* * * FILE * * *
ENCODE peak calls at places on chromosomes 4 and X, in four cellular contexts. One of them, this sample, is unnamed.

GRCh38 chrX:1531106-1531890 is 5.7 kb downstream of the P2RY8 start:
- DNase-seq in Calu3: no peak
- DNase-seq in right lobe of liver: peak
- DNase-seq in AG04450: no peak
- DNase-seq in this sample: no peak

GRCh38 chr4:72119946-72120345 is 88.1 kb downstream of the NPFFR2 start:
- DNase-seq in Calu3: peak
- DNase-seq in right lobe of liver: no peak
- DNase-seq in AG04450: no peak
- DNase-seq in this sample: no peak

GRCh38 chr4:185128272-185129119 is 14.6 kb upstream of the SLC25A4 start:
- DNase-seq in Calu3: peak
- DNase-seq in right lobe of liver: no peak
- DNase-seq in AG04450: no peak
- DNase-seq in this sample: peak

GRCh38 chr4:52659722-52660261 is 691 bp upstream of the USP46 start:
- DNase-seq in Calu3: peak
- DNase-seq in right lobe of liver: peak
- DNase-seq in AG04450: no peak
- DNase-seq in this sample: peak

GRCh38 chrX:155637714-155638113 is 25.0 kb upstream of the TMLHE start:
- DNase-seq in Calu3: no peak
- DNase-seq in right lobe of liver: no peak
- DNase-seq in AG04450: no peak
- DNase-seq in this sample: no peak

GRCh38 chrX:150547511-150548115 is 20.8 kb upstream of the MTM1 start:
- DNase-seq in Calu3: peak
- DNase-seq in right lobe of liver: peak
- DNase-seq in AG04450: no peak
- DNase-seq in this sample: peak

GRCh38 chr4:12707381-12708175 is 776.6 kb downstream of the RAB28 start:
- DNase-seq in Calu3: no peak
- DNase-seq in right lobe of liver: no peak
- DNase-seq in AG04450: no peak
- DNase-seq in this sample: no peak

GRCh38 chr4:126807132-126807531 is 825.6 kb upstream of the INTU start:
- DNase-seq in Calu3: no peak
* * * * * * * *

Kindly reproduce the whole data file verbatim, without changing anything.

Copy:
ENCODE peak calls at places on chromosomes 4 and X, in four cellular contexts. One of them, this sample, is unnamed.

GRCh38 chrX:1531106-1531890 is 5.7 kb downstream of the P2RY8 start:
- DNase-seq in Calu3: no peak
- DNase-seq in right lobe of liver: peak
- DNase-seq in AG04450: no peak
- DNase-seq in this sample: no peak

GRCh38 chr4:72119946-72120345 is 88.1 kb downstream of the NPFFR2 start:
- DNase-seq in Calu3: peak
- DNase-seq in right lobe of liver: no peak
- DNase-seq in AG04450: no peak
- DNase-seq in this sample: no peak

GRCh38 chr4:185128272-185129119 is 14.6 kb upstream of the SLC25A4 start:
- DNase-seq in Calu3: peak
- DNase-seq in right lobe of liver: no peak
- DNase-seq in AG04450: no peak
- DNase-seq in this sample: peak

GRCh38 chr4:52659722-52660261 is 691 bp upstream of the USP46 start:
- DNase-seq in Calu3: peak
- DNase-seq in right lobe of liver: peak
- DNase-seq in AG04450: no peak
- DNase-seq in this sample: peak

GRCh38 chrX:155637714-155638113 is 25.0 kb upstream of the TMLHE start:
- DNase-seq in Calu3: no peak
- DNase-seq in right lobe of liver: no peak
- DNase-seq in AG04450: no peak
- DNase-seq in this sample: no peak

GRCh38 chrX:150547511-150548115 is 20.8 kb upstream of the MTM1 start:
- DNase-seq in Calu3: peak
- DNase-seq in right lobe of liver: peak
- DNase-seq in AG04450: no peak
- DNase-seq in this sample: peak

GRCh38 chr4:12707381-12708175 is 776.6 kb downstream of the RAB28 start:
- DNase-seq in Calu3: no peak
- DNase-seq in right lobe of liver: no peak
- DNase-seq in AG04450: no peak
- DNase-seq in this sample: no peak

GRCh38 chr4:126807132-126807531 is 825.6 kb upstream of the INTU start:
- DNase-seq in Calu3: no peak